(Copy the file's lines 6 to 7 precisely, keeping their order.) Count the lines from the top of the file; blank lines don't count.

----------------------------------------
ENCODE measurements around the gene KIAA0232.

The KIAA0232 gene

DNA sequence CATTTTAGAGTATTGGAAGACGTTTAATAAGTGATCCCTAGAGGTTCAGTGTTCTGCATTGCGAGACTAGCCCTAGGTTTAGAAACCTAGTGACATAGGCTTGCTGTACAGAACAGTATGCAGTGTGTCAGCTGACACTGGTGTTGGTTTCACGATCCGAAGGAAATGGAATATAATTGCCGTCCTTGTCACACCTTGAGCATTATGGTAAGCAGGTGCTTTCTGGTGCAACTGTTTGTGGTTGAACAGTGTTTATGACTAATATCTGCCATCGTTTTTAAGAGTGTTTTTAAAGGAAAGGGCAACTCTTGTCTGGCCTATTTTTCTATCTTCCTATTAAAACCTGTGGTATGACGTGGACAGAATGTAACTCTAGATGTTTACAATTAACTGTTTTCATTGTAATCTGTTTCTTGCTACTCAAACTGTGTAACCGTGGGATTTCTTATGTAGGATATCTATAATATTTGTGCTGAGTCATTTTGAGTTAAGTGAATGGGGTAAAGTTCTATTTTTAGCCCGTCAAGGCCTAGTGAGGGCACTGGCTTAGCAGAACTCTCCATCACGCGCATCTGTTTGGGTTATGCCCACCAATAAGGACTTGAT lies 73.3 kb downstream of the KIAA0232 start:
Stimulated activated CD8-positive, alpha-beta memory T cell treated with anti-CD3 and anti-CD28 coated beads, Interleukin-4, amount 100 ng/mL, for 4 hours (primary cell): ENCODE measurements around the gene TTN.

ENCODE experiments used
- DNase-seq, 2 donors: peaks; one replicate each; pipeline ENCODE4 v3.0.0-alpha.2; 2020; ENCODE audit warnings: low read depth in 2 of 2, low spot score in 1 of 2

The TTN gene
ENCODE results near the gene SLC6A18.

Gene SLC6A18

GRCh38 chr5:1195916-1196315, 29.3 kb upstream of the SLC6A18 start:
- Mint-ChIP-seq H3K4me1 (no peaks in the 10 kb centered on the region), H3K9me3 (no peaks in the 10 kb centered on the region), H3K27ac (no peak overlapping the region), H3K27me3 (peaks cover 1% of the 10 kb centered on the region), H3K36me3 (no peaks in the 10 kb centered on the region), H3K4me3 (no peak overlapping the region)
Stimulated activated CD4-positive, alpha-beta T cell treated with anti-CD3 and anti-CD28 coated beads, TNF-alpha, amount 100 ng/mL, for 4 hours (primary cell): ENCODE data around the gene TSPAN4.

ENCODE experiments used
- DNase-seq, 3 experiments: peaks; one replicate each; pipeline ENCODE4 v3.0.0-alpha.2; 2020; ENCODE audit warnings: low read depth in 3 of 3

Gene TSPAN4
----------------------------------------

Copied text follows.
- DNase-seq, 2 donors: peaks; one replicate each; pipeline ENCODE4 v3.0.0-alpha.2; 2020; ENCODE audit warnings: low read depth in 2 of 2, low spot score in 1 of 2

The TTN gene